As Freud underlines, relationships between men and women are always fraught, but the ultra-Orthodox treatment of the public sphere renders every gesture potentially and dangerously sexual. A sign, for a recent example, went up in many neighborhoods, forbidding the purchase of expensive foreign-made baby carriages, deemed possibly too enticing for some men to resist, their intrigued gazes in the end resting on the woman pushing them along. In a paradoxical and surprising way, ultra-Orthodox Jews — who mostly dismiss Freud’s thought — are more Freudian than Freud himself. As a result of this hyper-consciousness, they create a repressive culture of silence.

I do not want my girls constantly policing themselves, nor do I want to be surrounded by men who, in autocratic and arbitrary fashion, justify their discriminatory attitudes. I do want women, including my four daughters, to participate in the public sphere — without fear.

Chivalry may be dead, but our women are important. I want to hear — and I don’t think I am the only one — what they have to say.

William Kolbrener, professor of English literature at Bar-Ilan University, is the author of, most recently,“Open Minded Torah, of Irony, Fundamentalism and Love” (Continuum, 2011).”


The Jewish Daily Forward welcomes reader comments in order to promote thoughtful discussion on issues of importance to the Jewish community. In the interest of maintaining a civil forum, The Jewish Daily Forwardrequires that all commenters be appropriately respectful toward our writers, other commenters and the subjects of the articles. Vigorous debate and reasoned critique are welcome; name-calling and personal invective are not. While we generally do not seek to edit or actively moderate comments, our spam filter prevents most links and certain key words from being posted and The Jewish Daily Forward reserves the right to remove comments for any reason.





Find us on Facebook!
  • More than 50 former Israeli soldiers have refused to serve in the current ground operation in #Gaza.
  • "My wife and I are both half-Jewish. Both of us very much felt and feel American first and Jewish second. We are currently debating whether we should send our daughter to a Jewish pre-K and kindergarten program or to a public one. Pros? Give her a Jewish community and identity that she could build on throughout her life. Cons? Costs a lot of money; She will enter school with the idea that being Jewish makes her different somehow instead of something that you do after or in addition to regular school. Maybe a Shabbat sing-along would be enough?"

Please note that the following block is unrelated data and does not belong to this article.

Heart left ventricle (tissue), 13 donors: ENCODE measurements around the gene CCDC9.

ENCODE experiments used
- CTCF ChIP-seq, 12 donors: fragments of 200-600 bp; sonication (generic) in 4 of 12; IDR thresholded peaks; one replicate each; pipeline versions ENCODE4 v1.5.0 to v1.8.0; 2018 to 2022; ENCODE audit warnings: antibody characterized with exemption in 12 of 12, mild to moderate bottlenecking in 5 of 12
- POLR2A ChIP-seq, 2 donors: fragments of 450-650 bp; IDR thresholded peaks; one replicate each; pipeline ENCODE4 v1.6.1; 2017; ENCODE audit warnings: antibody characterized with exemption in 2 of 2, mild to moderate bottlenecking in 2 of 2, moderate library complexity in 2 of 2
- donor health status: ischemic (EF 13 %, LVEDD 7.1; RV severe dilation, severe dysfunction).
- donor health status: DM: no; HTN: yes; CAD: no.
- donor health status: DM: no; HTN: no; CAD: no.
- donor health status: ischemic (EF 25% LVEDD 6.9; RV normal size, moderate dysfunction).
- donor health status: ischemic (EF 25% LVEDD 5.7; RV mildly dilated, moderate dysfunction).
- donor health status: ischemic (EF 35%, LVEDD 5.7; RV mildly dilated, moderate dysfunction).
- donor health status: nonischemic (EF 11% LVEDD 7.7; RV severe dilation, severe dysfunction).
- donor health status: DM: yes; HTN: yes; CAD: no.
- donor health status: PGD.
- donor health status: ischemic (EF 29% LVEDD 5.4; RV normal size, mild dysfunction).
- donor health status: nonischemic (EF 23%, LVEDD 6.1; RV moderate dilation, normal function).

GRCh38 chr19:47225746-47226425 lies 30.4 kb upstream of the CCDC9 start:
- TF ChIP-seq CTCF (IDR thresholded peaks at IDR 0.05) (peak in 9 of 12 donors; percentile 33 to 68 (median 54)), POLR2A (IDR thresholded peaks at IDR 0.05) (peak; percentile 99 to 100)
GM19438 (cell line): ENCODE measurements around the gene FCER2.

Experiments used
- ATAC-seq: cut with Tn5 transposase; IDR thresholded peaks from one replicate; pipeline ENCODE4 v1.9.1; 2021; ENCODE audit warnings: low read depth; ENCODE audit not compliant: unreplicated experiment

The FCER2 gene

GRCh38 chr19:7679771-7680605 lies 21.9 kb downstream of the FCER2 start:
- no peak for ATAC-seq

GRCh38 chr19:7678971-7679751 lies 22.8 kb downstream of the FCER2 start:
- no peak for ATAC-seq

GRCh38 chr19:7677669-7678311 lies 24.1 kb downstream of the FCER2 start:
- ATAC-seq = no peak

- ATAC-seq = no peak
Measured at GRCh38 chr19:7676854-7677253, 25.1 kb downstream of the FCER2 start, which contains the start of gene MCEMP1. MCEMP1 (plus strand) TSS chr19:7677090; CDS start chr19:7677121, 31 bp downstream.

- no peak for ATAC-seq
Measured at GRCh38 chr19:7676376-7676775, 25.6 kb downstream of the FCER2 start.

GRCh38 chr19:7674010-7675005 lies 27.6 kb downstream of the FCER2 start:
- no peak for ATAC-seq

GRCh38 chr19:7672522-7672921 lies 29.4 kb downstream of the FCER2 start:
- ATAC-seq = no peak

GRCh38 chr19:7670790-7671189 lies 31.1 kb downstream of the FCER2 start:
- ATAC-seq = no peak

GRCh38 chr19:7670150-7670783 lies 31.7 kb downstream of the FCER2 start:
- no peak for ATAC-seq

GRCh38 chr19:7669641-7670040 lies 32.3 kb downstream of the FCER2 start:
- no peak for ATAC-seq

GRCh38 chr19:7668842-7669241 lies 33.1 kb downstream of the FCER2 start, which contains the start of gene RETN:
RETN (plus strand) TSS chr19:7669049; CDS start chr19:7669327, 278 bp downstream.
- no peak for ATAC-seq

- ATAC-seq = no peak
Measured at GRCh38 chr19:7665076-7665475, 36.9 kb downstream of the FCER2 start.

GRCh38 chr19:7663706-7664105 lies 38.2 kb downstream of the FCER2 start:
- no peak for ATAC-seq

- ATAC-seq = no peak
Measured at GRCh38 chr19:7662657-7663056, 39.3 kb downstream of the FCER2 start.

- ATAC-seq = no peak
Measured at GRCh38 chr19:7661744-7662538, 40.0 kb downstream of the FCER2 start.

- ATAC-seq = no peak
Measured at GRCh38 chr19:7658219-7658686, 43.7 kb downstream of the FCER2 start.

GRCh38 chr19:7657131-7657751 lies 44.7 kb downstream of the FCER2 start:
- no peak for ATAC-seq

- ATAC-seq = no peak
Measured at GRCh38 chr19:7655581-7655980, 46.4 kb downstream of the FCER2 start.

• Undeterred by the conflict, 24 Jews participated in the first ever Jewish National Fund— JDate singles trip to Israel. Translation: Jews age 30 to 45 travelled to Israel to get it on in the sun, with a side of hummus.
  • "It pains and shocks me to say this, but here goes: My father was right all along. He always told me, as I spouted liberal talking points at the Shabbos table and challenged his hawkish views on Israel and the Palestinians to his unending chagrin, that I would one day change my tune." Have you had a similar experience?
  • "'What’s this, mommy?' she asked, while pulling at the purple sleeve to unwrap this mysterious little gift mom keeps hidden in the inside pocket of her bag. Oh boy, how do I answer?"
  • "I fear that we are witnessing the end of politics in the Israeli-Palestinian conflict. I see no possibility for resolution right now. I look into the future and see only a void." What do you think?
  • Not a gazillionaire? Take the "poor door."
  • "We will do what we must to protect our people. We have that right. We are not less deserving of life and quiet than anyone else. No more apologies."
  • "Woody Allen should have quit while he was ahead." Ezra Glinter's review of "Magic in the Moonlight": http://jd.fo/f4Q1Q
  • Jon Stewart responds to his critics: “Look, obviously there are many strong opinions on this. But just merely mentioning Israel or questioning in any way the effectiveness or humanity of Israel’s policies is not the same thing as being pro-Hamas.”
  • "My bat mitzvah party took place in our living room. There were only a few Jewish kids there, and only one from my Sunday school class. She sat in the corner, wearing the right clothes, asking her mom when they could go." The latest in our Promised Lands series — what state should we visit next?
  • Former Israeli National Security Advisor Yaakov Amidror: “A cease-fire will mean that anytime Hamas wants to fight it can. Occupation of Gaza will bring longer-term quiet, but the price will be very high.” What do you think?
  • Should couples sign a pre-pregnancy contract, outlining how caring for the infant will be equally divided between the two parties involved? Just think of it as a ketubah for expectant parents:
  • Many #Israelis can't make it to bomb shelters in time. One of them is Amos Oz.
  • According to Israeli professor Mordechai Kedar, “the only thing that can deter terrorists, like those who kidnapped the children and killed them, is the knowledge that their sister or their mother will be raped."
  • from-cache

Would you like to receive updates about new stories?




















We will not share your e-mail address or other personal information.

Already subscribed? Manage your subscription.